The aloe vera with root rot has shorted roots. They are also blackened. Roots with rot can be dry and will easily break away from the plant when touched or they can be mushy.

Alternatively, healthy aloe vera roots have a vibrant look about them and will be a mixture of brown and green. They will also be much longer and there will be more of them.

As I will cover later, in the section about treating root rot in aloe vera, you will often find both types of roots on a plant suffering from root rot if you catch the problem early enough. Only the dead, infected roots will need to be removed.

The plant on the left of the image above has no healthy roots left at all.

Will root rot go away on its own?

Now that you know how to identify the symptoms of root rot what do you need to do about? Can you leave the plant alone and just hope that it will recover on its own?

Root rot will not go away on its own. You must take immediate action to treat root rot if you want to save your plant. In the case of fungal infections root rot can spread from infected roots to healthy roots quickly. If root rot has been caused by soaked soil, leaving the plant in the soil can damage the remaining roots.

So, as well as needing to fix the cause of the root rot in the soil you also need to protect the healthy roots from becoming infected by their close proximity to infected roots or by leaving them in water-logged soil.

You should never leave a plant suffering from root rot untreated.

Root rot is a plant killer. It is one of the most serious and damaging things a plant can suffer from. Without proper treatment a plant with root rot will die.

Can aloe vera survive root rot?

So if you have identified root rot in your aloe vera can it survive?

Aloe vera can survive root rot as long as it is treated quickly and correctly. As long as the plant has not been left to completely die it should survive after treatment. Aloe vera that have some healthy roots remaining have a very high survival rate after treatment. If the the rot has affected all the roots the chances of survival are greatly diminished though there is still a good chance your plant will survive given the proper care.

As I already mentioned, root rot will not go away on its own.

In order for an aloe vera plant to survive root rot it must be treated and repotted in fresh soil. Failure to this will lead to the death of the plant.

Aloe vera root rot treatment

Below are the steps you need to follow to treat an aloe vera plant that is suffering from root rot.

How to fix aloe vera root rot from overwatering

In my many years of experience it is overwatering that is the biggest cause of root rot in indoor potted aloe vera houseplants. Therefore I have addressed this problem first.

Before I continue I would like to give you a quick word of warning: I have read on one fairly popular indoor gardening blog that you should allow the potting soil of an aloe vera with root rot to dry out before taking further action to treat root rot.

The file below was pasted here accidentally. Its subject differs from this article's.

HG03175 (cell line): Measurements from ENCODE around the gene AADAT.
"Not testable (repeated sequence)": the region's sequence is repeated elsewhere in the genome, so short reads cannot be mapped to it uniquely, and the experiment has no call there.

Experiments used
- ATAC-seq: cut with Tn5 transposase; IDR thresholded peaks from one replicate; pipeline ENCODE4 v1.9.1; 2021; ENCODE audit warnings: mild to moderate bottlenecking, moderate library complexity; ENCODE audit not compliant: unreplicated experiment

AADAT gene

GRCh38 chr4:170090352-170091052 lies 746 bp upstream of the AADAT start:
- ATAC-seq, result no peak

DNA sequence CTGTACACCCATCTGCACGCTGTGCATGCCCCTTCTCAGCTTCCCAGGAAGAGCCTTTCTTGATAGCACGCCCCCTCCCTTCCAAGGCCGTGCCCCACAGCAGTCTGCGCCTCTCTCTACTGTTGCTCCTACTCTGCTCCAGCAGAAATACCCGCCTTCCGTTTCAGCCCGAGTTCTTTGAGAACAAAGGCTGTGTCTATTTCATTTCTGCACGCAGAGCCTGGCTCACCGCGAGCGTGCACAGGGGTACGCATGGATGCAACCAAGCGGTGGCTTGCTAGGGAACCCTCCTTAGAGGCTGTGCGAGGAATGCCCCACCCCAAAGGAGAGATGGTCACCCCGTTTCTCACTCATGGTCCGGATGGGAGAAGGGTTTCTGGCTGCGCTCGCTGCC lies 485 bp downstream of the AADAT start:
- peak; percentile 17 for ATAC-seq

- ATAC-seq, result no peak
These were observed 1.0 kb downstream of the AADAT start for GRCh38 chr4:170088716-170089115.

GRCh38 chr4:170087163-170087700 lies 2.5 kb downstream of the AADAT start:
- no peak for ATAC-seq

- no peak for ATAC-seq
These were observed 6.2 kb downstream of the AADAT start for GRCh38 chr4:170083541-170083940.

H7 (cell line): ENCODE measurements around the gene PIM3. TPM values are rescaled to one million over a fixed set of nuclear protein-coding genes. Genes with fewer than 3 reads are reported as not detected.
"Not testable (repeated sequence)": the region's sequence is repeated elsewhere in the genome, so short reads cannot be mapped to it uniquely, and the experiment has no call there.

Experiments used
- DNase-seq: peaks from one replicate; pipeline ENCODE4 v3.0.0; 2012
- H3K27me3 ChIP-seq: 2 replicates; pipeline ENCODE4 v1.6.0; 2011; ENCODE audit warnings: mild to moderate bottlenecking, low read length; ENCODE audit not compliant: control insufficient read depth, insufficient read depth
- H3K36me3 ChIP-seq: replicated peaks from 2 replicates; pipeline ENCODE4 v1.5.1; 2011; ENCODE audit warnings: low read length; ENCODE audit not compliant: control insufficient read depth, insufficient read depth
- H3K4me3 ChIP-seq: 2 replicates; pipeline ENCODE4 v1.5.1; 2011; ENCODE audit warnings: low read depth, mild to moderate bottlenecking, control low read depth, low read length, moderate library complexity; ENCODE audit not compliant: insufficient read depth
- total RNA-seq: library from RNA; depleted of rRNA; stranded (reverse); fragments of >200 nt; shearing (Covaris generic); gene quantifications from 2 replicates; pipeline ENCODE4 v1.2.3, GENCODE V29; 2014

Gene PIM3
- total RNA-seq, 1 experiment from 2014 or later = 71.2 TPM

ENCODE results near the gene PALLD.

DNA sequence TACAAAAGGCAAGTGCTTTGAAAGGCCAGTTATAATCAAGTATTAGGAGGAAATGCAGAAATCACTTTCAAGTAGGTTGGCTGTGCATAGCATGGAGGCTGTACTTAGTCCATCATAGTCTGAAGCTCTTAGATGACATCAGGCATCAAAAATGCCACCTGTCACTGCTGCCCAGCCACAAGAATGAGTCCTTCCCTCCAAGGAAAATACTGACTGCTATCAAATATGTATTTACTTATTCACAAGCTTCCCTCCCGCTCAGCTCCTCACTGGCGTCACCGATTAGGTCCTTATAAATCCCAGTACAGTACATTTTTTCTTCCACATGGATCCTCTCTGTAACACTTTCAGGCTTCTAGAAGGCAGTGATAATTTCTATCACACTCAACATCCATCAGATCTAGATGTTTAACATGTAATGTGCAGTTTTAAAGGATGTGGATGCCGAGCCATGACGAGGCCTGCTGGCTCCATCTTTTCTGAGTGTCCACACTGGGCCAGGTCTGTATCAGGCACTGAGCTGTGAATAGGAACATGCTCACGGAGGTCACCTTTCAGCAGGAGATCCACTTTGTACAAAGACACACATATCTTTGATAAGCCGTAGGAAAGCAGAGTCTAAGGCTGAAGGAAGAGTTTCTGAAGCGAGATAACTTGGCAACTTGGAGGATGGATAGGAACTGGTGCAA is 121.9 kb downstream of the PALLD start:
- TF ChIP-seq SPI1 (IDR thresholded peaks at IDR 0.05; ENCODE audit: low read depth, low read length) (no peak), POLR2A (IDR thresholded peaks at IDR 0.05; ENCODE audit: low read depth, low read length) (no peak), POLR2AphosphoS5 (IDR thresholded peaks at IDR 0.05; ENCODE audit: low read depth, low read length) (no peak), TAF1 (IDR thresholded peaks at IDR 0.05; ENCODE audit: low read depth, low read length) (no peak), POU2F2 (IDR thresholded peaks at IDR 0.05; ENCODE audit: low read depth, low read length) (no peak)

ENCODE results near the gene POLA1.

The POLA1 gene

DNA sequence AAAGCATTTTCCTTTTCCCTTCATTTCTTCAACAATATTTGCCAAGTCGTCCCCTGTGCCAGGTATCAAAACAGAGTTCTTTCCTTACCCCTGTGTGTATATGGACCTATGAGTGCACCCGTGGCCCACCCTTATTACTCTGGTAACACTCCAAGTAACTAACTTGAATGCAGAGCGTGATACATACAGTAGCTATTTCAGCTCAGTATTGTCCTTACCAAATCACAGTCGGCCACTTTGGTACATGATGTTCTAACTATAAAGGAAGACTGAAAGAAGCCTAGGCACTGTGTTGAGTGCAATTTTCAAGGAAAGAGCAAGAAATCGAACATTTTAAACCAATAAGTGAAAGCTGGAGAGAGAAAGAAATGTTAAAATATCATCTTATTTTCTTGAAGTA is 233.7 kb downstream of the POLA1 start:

Do not do this!

Root rot must be treated immediately upon its discovery or it will spread to healthy roots and you could lose your plant.

If the soil in an aloe vera pot is water-soaked then the plant should be removed from it immediately! Don’t wait for the soil to dry.

Remove the plant from its pot and examine the roots. Hopefully there will still be healthy roots on the rootball though you will likely see many dead roots as well.

Your aim is to remove the dead roots and leave only the healthy roots on the plant. Although it is possible to simply replant an aloe vera suffering from root rot due to overwatering I always urge plant owners to strip away the dead roots for two reasons.

Reasons to remove dead roots:

  • It prevents infection of healthy roots just in case a fungus is present (fungi often accompany root rot because they thrive in moist environments).
  • It encourages the plant to produce new roots.

To remove dead roots simply use a pair of sharp gardening scissors. You may also need a sharp pointed knife to scrape away mushy parts of the root at the base of the plant to prevent spreading.

Below are 5 simple steps to treat root rot caused by overwatering. Although these 5 steps are the same for treating root rot caused by fungal infections there are a few initial things you need to do before following the 5 steps below when fungus is present (I cover these things a little later).

5 Steps to treat root rot in aloe vera

Step 1.

If there are parts of the root system that are still in good shape and display a green tinge then you can simply remove the dead roots.

Make sure once the roots are removed there is no black or mushy bits remaining on the root system. All mushy parts of the roots should be removed. Sometimes this means removing entire sections of the rootball or even removing it entirely.


Step 2.

If the entire rootball has been affected remove it at its mushy part. See image below.

Remove mushy parts of rootball
Mushy part of rootball will breakaway easily

A badly damaged rootball will break away easily. You should remove the entire thing as any roots below the mushy part will be dead anyway.

Step 3.